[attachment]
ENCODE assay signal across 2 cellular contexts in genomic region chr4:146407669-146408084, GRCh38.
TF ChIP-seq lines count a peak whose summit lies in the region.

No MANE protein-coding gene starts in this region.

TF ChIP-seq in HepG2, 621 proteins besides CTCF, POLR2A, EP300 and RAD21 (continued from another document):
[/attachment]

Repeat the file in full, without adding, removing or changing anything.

ENCODE assay signal across 2 cellular contexts in genomic region chr4:146407669-146408084, GRCh38.
TF ChIP-seq lines count a peak whose summit lies in the region.

No MANE protein-coding gene starts in this region.

TF ChIP-seq in HepG2, 621 proteins besides CTCF, POLR2A, EP300 and RAD21 (continued from another document):